Welcome back to day 5 of the A-Z Blog tour, 26 days of gratitude. E is for Envy, the Enemy of gratitude. My screaming little impetuous child self that has no sanity wants Everything, both what is mine and what belongs to Everyone Else. The root causes of this are many, but the most important one is a feeling that I lack something.
These days (I am a student, not an Expert) I speak the mantra over and over again: I have Enough. I do Enough. I am Enough. When I forget this, I want more than what I have, and it's not about improving the world, it's about feeling I have to do something so I don't feel less than. I've talked before about the God-shaped hole in my soul that wants to be filled with anything: chocolate, stimulants, overspending, other vices that don't serve me well. When I remember I have Everything I really need, that hole becomes smaller, or temporarily goes away completely.
Envy makes it impossible to really enjoy another's success because we think we are more deserving than the person who has Earned it. Or, we justify why they have it and we don't. Again, this comes from a basic feeling of a lack of something.
But when I remember to be grateful for what I have received, knowing that I don't always receive what I want, but what I need, the whole world opens up to me. It lets me share in the enjoyment of others, and it brings more happiness, opportunities, and lights my path in serendipitous ways. Coincidence becomes miracle. The next right action becomes a career path, a trajectory where all the riches of life reside.
I'll close with one of my favorite songs: Everyone's a Hero in Their Own Way by Nathan Fillion (Richard Castle) from the Dr. Horrible movie. Enjoy, and have a wonderful Thursday, just because you deserve it…
I have a special connection to the Navy SEALs, and editing my first SEAL romance, writing the second in the series I call SEAL of Honor. We were just in San Diego this past weekend, and I never hesitate to watch the boat crews work on the beach, as a new class is molded, melded and forged in steel. As I have said earlier, many men try out to become a SEAL just to find out where their limits are. You never know until you try.
D is for DOR. It means Drop On Request. There is no shame in trying out for the teams. There is also no shame if a man finds he can't complete the training. Many of them get injured, some seriously, and have to roll back to another class after they are healthy. And some, find out where their limits are.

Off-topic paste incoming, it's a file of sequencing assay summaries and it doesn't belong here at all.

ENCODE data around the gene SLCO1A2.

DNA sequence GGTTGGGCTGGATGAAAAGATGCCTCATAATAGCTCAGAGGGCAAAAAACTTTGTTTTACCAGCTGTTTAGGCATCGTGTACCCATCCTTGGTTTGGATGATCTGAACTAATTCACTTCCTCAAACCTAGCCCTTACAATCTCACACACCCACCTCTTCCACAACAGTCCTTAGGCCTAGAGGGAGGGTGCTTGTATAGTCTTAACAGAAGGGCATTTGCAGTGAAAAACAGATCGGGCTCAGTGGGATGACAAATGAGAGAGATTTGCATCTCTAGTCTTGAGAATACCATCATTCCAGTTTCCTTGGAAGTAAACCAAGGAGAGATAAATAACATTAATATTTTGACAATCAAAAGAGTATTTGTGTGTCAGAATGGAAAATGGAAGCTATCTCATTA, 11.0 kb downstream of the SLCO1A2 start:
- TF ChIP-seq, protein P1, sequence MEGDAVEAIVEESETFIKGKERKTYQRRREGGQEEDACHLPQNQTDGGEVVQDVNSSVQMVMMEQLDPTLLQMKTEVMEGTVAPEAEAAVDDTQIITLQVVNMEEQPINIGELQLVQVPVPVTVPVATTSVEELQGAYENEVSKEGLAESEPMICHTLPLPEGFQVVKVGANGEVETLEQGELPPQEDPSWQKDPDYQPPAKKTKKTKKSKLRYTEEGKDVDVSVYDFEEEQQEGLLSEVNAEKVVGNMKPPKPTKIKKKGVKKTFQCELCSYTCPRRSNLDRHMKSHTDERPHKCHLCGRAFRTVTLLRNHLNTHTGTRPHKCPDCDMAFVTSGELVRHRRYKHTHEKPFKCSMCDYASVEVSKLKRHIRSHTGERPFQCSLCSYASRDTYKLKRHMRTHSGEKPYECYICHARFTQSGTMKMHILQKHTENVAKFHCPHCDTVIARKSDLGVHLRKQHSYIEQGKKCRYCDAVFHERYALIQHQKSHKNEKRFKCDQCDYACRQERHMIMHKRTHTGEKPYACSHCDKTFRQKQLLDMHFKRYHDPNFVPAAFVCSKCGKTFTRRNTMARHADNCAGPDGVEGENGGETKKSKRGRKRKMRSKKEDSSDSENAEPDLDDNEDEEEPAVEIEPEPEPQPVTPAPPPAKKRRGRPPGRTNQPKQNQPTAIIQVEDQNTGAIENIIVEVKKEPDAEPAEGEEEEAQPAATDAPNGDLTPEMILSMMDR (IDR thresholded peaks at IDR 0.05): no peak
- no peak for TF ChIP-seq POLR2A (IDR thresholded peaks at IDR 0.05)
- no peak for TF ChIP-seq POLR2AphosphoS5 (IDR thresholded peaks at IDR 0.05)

The reality of that is also just that: reality. Doesn't make you a better or lesser person. It is in the trying that all the courage and mental metal is produced. Many, though disappointed, will say that it was the one thing in their lives they truly were glad they did. Imagine that in this world of instant gratification (a funny spin on the word gratitude, don't you think?). Going through all the grueling training, and failing, but being glad they did.
I interviewed one graduate, who was barely out of high school. He said he felt lucky to have found the SEAL teams at such a young age. He was glad that he didn't have to wait until he was 30, or 40 or beyond in years before he could find out what he loved to do, who he was. Lucky. He felt lucky to go through the harsh training.
There are many great books about the teams. Dick Crouch wrote a compelling book, The Warrior Elite, about one particular class, and in that graduating class, several of the men from Blackhawk Down prepared their way, even though some would not survive. Lone Survivor is the story of one of those boys, Marcus Luttrell.
I'm grateful for many things, especially the men and women who put themselves in harm's way so we can go to the store, to school, to church, so we can spend a leisurely day shopping or just having coffee with friends. Because of the sacrifice of a few we have today and tomorrow as gifts.
I'm also grateful that we get to try, and that we fail, and we get up again and try again. Remember, it isn't in the falling down, or failing that all the miracles come. It is what you do with yourself, how you pick yourself up afterwards that counts. We live to fight another battle another day. One day at a time.
We talked yesterday about belief, and how believing combats fear. We become afraid when we forget our blessings. So where does courage come from?
I do believe in evil, which isn't to say that my belief in it actually creates it, as some new-age thinkers would have us think. To understand evil, to accept that it exists, helps us to look at it right in the eyes and stand up for what is right. We call it doing the right thing. Not when it's convenient. Doing it when it counts. And it counts most of the time.
When my son was playing Little League baseball, I took him to a Saturday morning game with an opposing team they'd had trouble beating on several occasions. Before the game could start, I found my son and a boy from the other team rolling around in the dirt. Both coaches separated them, and benched them for several innings.
I was irritated during most of the game. When I took my son home, I let him know that we didn't act that way towards others. I dug for the reasons he had gotten into the fight. I could tell he was hiding something he didn't want to tell me.
And then he did. The other boy told my son, “Your mother is so fat, she needs her own zip code.” It was a funny comment, but my son felt obliged to avenge my honor. I was suddenly grateful I hadn't gotten more heavy-handed with him, although I made it clear I disapproved. And still did.
I'd never thought about what impact my being overweight had on my family. My son demonstrated courage to stand up for what he believed in. I got to tell him how much I appreciated his act of valor, even though displaced. And I got to look at some of my habits and how they hurt more than just me.
But none of this would have happened if he hadn't the courage to stand up to the bully from the other side. He made a stand against evil, and defended what he thought was pure and right: his mother. For that I am forever grateful.